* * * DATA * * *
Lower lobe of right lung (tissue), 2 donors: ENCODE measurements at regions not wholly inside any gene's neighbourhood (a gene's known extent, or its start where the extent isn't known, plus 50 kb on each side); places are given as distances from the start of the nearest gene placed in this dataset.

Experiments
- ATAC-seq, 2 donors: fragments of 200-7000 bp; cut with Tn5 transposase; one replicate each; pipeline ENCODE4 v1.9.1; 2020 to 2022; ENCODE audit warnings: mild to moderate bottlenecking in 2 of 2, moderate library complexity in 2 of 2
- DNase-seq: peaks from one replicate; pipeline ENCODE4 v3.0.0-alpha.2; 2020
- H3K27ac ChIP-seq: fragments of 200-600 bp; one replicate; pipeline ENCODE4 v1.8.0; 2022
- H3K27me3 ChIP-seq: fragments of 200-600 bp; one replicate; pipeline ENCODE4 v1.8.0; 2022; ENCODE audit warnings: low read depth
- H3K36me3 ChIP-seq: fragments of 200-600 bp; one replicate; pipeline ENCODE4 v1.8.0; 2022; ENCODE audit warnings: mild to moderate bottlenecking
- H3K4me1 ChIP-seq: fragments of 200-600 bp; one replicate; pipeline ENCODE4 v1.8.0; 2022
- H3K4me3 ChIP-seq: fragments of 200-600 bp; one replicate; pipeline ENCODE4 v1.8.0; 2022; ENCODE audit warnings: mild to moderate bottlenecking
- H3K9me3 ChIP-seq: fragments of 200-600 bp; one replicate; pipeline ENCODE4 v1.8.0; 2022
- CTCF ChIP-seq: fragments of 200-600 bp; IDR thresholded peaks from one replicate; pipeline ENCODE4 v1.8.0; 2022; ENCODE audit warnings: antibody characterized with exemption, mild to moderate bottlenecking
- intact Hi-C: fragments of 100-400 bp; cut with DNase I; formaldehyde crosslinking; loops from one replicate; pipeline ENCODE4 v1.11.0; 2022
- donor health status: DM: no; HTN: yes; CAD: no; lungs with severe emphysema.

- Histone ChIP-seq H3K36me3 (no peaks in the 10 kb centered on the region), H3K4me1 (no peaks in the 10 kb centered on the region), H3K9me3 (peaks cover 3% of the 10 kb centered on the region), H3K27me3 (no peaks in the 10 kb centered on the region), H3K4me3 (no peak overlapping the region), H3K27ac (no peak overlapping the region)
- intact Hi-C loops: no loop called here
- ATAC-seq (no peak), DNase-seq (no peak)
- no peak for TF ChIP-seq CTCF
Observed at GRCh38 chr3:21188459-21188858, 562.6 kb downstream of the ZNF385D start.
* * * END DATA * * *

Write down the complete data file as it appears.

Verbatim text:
Lower lobe of right lung (tissue), 2 donors: ENCODE measurements at regions not wholly inside any gene's neighbourhood (a gene's known extent, or its start where the extent isn't known, plus 50 kb on each side); places are given as distances from the start of the nearest gene placed in this dataset.

Experiments
- ATAC-seq, 2 donors: fragments of 200-7000 bp; cut with Tn5 transposase; one replicate each; pipeline ENCODE4 v1.9.1; 2020 to 2022; ENCODE audit warnings: mild to moderate bottlenecking in 2 of 2, moderate library complexity in 2 of 2
- DNase-seq: peaks from one replicate; pipeline ENCODE4 v3.0.0-alpha.2; 2020
- H3K27ac ChIP-seq: fragments of 200-600 bp; one replicate; pipeline ENCODE4 v1.8.0; 2022
- H3K27me3 ChIP-seq: fragments of 200-600 bp; one replicate; pipeline ENCODE4 v1.8.0; 2022; ENCODE audit warnings: low read depth
- H3K36me3 ChIP-seq: fragments of 200-600 bp; one replicate; pipeline ENCODE4 v1.8.0; 2022; ENCODE audit warnings: mild to moderate bottlenecking
- H3K4me1 ChIP-seq: fragments of 200-600 bp; one replicate; pipeline ENCODE4 v1.8.0; 2022
- H3K4me3 ChIP-seq: fragments of 200-600 bp; one replicate; pipeline ENCODE4 v1.8.0; 2022; ENCODE audit warnings: mild to moderate bottlenecking
- H3K9me3 ChIP-seq: fragments of 200-600 bp; one replicate; pipeline ENCODE4 v1.8.0; 2022
- CTCF ChIP-seq: fragments of 200-600 bp; IDR thresholded peaks from one replicate; pipeline ENCODE4 v1.8.0; 2022; ENCODE audit warnings: antibody characterized with exemption, mild to moderate bottlenecking
- intact Hi-C: fragments of 100-400 bp; cut with DNase I; formaldehyde crosslinking; loops from one replicate; pipeline ENCODE4 v1.11.0; 2022
- donor health status: DM: no; HTN: yes; CAD: no; lungs with severe emphysema.

- Histone ChIP-seq H3K36me3 (no peaks in the 10 kb centered on the region), H3K4me1 (no peaks in the 10 kb centered on the region), H3K9me3 (peaks cover 3% of the 10 kb centered on the region), H3K27me3 (no peaks in the 10 kb centered on the region), H3K4me3 (no peak overlapping the region), H3K27ac (no peak overlapping the region)
- intact Hi-C loops: no loop called here
- ATAC-seq (no peak), DNase-seq (no peak)
- no peak for TF ChIP-seq CTCF
Observed at GRCh38 chr3:21188459-21188858, 562.6 kb downstream of the ZNF385D start.